On October 7, NewsBusters shared the astonishing statements of journalists from the Washington Post and CNN as to why good news from Iraq should not get reported.
Two weeks later, the Iraq Interior Ministry announced: "Violence in Iraq has dropped by 70 percent since the end of June, when U.S. forces completed their build-up of 30,000 extra troops to stabilize the war-torn country."
Such was reported by Reuters at 1:01 PM EST Monday. Not surprisingly, the major American media outlets ignored the good news.
Deliciously coincident, military blogger Michael Yon posted a piece at his website Monday appropriately titled "Resistance is futile: You will be (mis)informed" that should be must-reading for all Americans, especially elected officials (emphasis added throughout):
I was at home in the United States just one day before the magnitude hit me like vertigo: America seems to be under a glass dome which allows few hard facts from the field to filter in unless they are attached to a string of false assumptions. Considering that my trip home coincided with General Petraeus' testimony before the US Congress, when media interest in the war was (I'm told) unusually concentrated, it's a wonder my eardrums didn't burst on the trip back to Iraq. In places like Singapore, Indonesia, and Britain people hardly seemed to notice that success is being achieved in Iraq, while in the United States, Britney was competing for airtime with O.J. in one of the saddest sideshows on Earth.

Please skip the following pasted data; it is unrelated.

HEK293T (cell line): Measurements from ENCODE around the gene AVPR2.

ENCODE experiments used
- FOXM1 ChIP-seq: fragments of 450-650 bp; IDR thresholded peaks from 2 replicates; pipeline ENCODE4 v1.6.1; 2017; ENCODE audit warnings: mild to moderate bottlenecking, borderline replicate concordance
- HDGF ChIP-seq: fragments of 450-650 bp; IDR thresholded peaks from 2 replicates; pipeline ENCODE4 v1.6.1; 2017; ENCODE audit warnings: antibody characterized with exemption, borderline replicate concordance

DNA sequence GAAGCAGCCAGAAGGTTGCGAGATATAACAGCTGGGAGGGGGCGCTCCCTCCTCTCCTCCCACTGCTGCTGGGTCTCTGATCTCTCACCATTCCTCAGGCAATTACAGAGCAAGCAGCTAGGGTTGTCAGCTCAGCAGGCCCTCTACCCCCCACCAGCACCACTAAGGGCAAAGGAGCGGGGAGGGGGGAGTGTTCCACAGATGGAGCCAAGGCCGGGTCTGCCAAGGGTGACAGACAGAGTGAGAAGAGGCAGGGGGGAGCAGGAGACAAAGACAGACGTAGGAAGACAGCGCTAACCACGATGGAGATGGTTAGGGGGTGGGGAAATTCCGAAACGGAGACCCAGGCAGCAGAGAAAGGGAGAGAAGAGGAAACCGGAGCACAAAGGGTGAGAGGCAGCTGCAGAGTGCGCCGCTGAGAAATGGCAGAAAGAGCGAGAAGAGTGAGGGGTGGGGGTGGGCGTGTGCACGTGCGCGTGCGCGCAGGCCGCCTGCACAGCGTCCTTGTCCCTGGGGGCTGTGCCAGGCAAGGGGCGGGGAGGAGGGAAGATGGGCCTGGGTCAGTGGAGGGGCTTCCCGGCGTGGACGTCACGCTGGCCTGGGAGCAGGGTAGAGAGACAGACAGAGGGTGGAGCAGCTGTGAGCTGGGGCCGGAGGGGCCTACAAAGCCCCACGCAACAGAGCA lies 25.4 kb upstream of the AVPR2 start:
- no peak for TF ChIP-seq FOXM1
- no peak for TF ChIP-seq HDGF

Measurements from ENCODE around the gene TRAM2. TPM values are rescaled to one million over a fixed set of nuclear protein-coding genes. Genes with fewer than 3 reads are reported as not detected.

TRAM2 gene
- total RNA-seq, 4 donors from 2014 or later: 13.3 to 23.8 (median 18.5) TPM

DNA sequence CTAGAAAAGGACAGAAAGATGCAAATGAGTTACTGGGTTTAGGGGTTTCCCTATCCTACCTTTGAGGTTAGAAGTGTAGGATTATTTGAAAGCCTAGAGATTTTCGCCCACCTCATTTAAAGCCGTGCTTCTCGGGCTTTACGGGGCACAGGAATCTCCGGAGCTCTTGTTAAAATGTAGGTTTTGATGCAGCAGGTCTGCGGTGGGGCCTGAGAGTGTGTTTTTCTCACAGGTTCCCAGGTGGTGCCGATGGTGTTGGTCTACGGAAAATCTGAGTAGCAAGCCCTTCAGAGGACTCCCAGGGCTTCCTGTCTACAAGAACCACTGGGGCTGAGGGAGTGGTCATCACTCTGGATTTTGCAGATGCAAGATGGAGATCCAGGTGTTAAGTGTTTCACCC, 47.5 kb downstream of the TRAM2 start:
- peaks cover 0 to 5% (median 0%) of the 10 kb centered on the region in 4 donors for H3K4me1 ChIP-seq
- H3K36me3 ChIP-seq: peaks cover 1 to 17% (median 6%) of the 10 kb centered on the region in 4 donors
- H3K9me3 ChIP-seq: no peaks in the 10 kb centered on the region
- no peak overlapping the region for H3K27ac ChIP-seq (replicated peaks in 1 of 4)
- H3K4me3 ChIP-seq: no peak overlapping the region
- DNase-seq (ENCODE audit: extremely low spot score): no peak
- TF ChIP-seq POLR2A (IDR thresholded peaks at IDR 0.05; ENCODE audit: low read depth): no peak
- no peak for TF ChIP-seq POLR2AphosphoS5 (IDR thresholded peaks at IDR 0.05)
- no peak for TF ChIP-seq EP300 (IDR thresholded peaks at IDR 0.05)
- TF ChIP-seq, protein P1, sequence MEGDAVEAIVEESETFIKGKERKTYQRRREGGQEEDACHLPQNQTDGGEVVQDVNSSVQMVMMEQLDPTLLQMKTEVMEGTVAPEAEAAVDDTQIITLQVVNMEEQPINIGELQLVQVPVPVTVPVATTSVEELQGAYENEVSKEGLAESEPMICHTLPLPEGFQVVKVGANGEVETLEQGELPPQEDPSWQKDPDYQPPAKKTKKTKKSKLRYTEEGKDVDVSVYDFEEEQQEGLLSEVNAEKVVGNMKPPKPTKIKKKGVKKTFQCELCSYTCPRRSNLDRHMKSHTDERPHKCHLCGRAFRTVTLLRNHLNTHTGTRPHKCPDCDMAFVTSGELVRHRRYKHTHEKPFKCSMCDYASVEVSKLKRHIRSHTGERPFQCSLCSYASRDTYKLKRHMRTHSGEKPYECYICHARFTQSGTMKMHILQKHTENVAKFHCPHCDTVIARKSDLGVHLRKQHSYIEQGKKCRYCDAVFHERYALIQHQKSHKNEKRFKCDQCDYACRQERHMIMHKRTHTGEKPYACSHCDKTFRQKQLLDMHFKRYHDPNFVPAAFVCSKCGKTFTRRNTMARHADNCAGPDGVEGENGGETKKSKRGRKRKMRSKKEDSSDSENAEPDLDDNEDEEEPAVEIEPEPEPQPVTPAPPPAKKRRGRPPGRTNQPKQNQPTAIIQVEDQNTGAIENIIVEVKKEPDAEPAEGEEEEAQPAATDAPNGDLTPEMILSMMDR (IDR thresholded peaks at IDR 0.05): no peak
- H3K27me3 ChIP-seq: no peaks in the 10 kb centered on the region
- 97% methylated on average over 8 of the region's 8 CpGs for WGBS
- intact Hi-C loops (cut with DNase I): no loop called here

No thinking person would look at last year's weather reports to judge whether it will rain today, yet we do something similar with Iraq news. The situation in Iraq has drastically changed, but the inertia of bad news leaves many convinced that the mission has failed beyond recovery, that all Iraqis are engaged in sectarian violence, or are waiting for us to leave so they can crush their neighbors. This view allows our soldiers two possible roles: either "victim caught in the crossfire" or "referee between warring parties." Neither, rightly, is tolerable to the American or British public.